Even as Quibi, the short form video platform from Jeffrey Katzenberg’s WndrCo, reportedly looks to raise another $1 billion, rival service Fiction Riot continues to steadily build out its pipeline of short form serials.
The Los Angeles-based company has already launched a beta version of its streaming service, Ficto, and yesterday announced a host of new shows that will appear on the app later this year.
Ficto is bringing to market adaptations of bestselling books and original productions which will be released with theatrical films and has plans in the pipeline for other forms of scripted and unscripted entertainment.
On the back end of its service, Fiction Riot is using blockchain-based tools to create a more transparent way to share revenue and manage payments among writers, artists and producers of new series, according to company founder and chief executive Mike Esola.
Meanwhile, Quibi is reportedly looking to raise another $1 billion to keep up the pace of spending big dollars for big names to draw new audiences to its service. The company is reportedly spending $5 million per hour of storytelling for some of its titles.
Both services are entering a highly competitive and increasingly fragmented entertainment landscape with many big studios building moats around their content in the form of exclusive subscription-based streaming services. Both Quibi and Ficto see short form as a way to break through with a new kind of storytelling built for mobile media first.
Alongside the series sourced from Ficto’s online “Million for Million campaign“, which will reward $1 million to the first producer of an episode that reaches 1 million unique views on the site.
“Within a week of publicizing our Million for Million campaign, we received over 400 submissions from professional and aspiring filmmakers with premium content,” said Mike Esola, Fiction Riot co-founder and chief executive. “From those, we accepted 20 outstanding series that rival anything we’ve seen across streaming services today, and are now scheduled to become available on Ficto in the coming months”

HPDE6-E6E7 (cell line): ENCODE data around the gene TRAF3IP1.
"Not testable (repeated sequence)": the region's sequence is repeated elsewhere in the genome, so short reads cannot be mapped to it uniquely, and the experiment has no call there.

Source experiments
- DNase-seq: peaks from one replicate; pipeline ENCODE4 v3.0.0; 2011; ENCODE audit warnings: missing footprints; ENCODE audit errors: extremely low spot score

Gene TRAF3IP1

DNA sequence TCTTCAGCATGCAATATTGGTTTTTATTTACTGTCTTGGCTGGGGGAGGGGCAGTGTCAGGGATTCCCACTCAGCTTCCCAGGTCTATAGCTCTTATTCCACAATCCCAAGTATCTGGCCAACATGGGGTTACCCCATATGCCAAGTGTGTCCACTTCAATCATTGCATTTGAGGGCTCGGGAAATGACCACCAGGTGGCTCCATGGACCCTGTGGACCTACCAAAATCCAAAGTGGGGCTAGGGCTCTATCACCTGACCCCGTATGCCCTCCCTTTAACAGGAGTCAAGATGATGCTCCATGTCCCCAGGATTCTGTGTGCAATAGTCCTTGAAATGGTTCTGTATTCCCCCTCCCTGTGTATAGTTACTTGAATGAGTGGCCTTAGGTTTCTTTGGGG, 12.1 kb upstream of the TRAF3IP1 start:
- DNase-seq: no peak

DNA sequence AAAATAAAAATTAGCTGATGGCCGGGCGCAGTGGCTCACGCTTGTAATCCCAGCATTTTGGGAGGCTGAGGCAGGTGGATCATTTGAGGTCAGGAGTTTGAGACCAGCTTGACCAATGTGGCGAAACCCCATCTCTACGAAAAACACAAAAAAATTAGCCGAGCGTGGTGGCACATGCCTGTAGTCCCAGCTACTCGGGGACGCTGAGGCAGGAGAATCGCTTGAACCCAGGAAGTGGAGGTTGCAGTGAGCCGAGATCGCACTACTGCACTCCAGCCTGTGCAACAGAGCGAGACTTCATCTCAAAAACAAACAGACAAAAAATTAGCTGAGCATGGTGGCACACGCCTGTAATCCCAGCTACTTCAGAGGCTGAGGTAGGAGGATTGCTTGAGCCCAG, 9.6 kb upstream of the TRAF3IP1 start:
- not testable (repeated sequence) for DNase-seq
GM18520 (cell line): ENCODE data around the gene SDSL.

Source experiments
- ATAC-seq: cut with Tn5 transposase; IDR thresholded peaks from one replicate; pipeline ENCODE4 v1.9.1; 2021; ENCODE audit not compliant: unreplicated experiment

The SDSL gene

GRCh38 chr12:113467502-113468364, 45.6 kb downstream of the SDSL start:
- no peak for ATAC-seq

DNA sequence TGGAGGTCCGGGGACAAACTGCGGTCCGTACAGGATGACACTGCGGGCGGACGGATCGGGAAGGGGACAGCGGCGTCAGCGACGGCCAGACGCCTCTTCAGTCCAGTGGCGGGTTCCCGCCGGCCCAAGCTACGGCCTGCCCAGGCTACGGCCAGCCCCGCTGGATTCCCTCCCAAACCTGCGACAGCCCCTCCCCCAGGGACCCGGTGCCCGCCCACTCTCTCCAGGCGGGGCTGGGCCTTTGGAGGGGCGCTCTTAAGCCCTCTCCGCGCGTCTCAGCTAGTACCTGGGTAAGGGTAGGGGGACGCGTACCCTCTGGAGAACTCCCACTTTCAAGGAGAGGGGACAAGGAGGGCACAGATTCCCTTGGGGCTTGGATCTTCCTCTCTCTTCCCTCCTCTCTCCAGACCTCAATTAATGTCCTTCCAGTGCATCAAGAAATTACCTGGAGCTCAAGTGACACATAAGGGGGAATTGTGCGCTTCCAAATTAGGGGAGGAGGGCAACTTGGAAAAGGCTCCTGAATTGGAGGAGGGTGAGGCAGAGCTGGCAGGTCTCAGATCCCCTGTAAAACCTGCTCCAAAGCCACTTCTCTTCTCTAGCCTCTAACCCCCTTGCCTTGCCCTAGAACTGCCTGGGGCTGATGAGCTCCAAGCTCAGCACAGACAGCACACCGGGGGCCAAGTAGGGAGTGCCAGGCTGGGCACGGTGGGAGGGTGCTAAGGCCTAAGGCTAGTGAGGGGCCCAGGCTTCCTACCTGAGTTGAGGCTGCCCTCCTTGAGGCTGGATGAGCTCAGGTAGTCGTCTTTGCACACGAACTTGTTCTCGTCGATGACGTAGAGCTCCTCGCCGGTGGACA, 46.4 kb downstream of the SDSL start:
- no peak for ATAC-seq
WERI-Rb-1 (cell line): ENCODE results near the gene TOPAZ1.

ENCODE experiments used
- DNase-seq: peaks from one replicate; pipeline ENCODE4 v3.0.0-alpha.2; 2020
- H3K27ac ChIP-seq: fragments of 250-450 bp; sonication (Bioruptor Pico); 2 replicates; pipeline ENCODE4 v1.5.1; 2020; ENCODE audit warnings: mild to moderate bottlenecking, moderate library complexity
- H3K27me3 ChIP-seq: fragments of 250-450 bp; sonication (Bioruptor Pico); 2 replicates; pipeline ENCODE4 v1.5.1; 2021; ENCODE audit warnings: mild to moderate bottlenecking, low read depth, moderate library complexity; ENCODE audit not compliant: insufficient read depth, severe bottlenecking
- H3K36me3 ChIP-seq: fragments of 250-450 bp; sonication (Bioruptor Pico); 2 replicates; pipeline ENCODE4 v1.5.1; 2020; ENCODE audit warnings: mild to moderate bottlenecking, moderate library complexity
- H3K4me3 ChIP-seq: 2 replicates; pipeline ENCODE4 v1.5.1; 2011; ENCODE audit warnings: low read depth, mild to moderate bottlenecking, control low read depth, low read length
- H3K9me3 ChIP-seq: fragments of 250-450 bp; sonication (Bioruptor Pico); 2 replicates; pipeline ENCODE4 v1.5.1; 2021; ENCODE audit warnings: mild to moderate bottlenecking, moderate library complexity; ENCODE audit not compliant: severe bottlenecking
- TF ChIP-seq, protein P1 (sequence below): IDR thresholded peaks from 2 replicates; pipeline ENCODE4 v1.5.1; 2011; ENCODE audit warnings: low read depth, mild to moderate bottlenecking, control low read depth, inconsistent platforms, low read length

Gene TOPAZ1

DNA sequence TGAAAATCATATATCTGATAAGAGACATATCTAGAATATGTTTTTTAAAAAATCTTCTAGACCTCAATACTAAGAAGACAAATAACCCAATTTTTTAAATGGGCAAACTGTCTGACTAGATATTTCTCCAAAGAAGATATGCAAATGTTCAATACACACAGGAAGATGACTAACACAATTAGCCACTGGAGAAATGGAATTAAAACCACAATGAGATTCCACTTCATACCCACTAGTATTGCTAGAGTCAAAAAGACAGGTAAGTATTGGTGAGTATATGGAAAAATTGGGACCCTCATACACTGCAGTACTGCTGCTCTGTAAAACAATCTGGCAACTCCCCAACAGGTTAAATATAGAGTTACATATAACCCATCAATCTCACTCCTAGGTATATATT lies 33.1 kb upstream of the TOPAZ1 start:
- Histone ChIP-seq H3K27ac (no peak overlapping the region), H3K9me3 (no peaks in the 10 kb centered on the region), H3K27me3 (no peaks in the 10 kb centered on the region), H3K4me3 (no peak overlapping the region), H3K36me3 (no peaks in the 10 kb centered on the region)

Through Ficto, Fiction Riot plans to premiere more than 50 series at launch and will release new shows weekly.
The slate of programming in development includes:
- The Hating Game – A Sally Thorne bestseller that’s also being adapted into a film later this year starring Lucy Hale and Robbie Amell.
- Language of Flowers – With over two million copies sold this book by Vanessa Diffenbaugh also has a film adaptation in the works that will star Nick Robinson and Kiersey Clemons.
- Pure – A part teen fantasy in the tradition of Edward Scissorhands, the series by Julianna Baggott will be adapted into a live-action hybrid (but won’t star Johnny Depp or Winona Ryder).
- The Killing Moon – A “Game of Thrones” for the young adult crowd N.K. Jemisin’s book is another feature in the Ficto slate. The company is currently interviewing showrunners for the series.
- Legend – This internationally bestselling franchise turned its author, Marie Lu, into an overnight celebrity in China at the age of 26. The series from Ficto will concentrate on the first book in Lu’s trilogy.
- Lion of Ireland – Combining historical events with magical realism this book from Morgan Llywelyn has sold over 40 million copies sold worldwide. Michael Scott is simultaneously writing a pilot for linear television.
- Riftwar Saga – One of the longest-running fantasy book franchises, these Raymond E. Feist novels have sold over 20 million copies. Atomic Blonde and 300 screenwriter Kurt Johnstad is adapting a series for Ficto which will focus on the first three books.
What’s impressive is that Fiction Riot is signing all of these deals without the over $1 billion Quibi is raising for its own app-based service, whose launch date continues to be something of a moving target.
“We’ve raised under $15 million,” says Esola of Fiction Riot’s financing.
In some cases, Esola said, it’s as easy as picking up shows from the cable companies that can no longer afford them. He points to the success of Netflix’s hit “You”, which the streaming service picked up from Lifetime.
“I call it the great migration of content,” Esola says.
For Fiction Riot the pitch is better revenue sharing and economics for the people involved in the productions and better tools for fan engagement that are native to mobile devices.
Things like click to purchase, push notifications for announcements of live streams or special features, and opportunities for greater interactivity for audiences with shows, are all options on mobile platforms that are much harder to pull off with linear television, or streaming, says Esola.
“It’s up to startups like us to address the grassroots movement,” for content creators, Esola says. “It will never happen from the dinosaurs. They’re never going to agree to it.”
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